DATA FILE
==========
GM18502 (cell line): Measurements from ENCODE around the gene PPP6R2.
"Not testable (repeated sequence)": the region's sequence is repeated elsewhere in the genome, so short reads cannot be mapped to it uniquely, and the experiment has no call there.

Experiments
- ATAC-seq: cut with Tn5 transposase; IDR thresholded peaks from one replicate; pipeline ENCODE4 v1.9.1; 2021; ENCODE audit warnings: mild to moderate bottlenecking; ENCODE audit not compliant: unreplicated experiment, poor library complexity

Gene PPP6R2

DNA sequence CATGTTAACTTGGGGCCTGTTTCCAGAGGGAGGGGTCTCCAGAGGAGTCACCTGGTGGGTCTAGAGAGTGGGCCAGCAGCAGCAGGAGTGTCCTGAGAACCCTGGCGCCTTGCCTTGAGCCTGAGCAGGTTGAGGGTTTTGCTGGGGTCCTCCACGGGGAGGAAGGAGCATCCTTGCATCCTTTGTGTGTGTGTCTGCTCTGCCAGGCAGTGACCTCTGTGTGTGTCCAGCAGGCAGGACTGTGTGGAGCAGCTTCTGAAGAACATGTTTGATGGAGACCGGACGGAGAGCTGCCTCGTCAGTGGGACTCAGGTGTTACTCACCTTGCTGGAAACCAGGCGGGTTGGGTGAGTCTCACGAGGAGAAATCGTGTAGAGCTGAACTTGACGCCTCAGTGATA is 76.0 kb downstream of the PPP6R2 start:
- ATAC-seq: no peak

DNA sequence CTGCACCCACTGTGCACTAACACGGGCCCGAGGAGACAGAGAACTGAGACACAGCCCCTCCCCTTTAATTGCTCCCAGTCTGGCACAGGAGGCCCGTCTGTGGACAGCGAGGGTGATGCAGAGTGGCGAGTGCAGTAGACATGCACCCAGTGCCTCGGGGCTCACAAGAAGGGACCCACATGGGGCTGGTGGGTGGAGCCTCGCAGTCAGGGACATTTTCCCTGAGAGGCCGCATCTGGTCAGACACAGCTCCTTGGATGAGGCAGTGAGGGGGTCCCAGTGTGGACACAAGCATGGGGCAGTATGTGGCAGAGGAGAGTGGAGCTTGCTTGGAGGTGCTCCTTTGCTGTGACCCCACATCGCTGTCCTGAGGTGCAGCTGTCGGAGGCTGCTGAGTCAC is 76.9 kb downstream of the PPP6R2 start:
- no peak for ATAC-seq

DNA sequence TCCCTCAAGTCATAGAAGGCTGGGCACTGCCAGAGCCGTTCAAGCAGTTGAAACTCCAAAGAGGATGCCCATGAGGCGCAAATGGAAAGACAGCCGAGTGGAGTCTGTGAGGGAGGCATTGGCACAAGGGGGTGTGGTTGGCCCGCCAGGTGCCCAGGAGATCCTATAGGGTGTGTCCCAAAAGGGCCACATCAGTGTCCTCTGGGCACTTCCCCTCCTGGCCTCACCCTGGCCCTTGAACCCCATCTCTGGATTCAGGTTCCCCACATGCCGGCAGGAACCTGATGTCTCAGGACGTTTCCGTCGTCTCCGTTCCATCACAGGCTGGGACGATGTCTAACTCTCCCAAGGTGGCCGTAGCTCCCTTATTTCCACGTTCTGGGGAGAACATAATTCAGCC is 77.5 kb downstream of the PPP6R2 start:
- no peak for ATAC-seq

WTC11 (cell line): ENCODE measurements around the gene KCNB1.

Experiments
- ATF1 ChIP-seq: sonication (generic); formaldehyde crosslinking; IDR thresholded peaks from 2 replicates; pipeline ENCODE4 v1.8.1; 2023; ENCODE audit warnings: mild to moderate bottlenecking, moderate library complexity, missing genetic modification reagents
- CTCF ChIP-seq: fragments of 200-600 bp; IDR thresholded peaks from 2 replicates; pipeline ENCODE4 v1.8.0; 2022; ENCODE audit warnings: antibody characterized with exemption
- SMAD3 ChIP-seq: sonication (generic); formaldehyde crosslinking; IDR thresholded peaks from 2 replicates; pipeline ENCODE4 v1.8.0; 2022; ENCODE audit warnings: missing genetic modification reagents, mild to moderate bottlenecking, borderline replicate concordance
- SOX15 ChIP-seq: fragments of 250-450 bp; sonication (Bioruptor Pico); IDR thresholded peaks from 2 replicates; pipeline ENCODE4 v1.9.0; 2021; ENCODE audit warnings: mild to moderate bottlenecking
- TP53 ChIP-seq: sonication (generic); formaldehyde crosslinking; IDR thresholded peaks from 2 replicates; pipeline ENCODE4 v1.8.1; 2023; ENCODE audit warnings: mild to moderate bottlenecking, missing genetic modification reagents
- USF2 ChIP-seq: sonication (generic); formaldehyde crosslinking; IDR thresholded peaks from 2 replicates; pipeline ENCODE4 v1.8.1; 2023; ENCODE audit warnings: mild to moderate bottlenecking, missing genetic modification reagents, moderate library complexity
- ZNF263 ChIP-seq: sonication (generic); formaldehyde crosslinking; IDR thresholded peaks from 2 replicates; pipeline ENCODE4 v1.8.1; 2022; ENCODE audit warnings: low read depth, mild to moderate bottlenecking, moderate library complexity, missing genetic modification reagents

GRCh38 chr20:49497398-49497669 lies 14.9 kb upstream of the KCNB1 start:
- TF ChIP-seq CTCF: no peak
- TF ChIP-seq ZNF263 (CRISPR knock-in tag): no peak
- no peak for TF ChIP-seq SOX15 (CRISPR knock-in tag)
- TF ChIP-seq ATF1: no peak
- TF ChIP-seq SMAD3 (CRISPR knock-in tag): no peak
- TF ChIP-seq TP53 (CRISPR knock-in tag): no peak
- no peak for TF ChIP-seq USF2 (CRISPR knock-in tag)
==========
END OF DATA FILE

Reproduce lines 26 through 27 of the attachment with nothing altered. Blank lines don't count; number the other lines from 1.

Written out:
- TF ChIP-seq SMAD3 (CRISPR knock-in tag): no peak
- TF ChIP-seq TP53 (CRISPR knock-in tag): no peak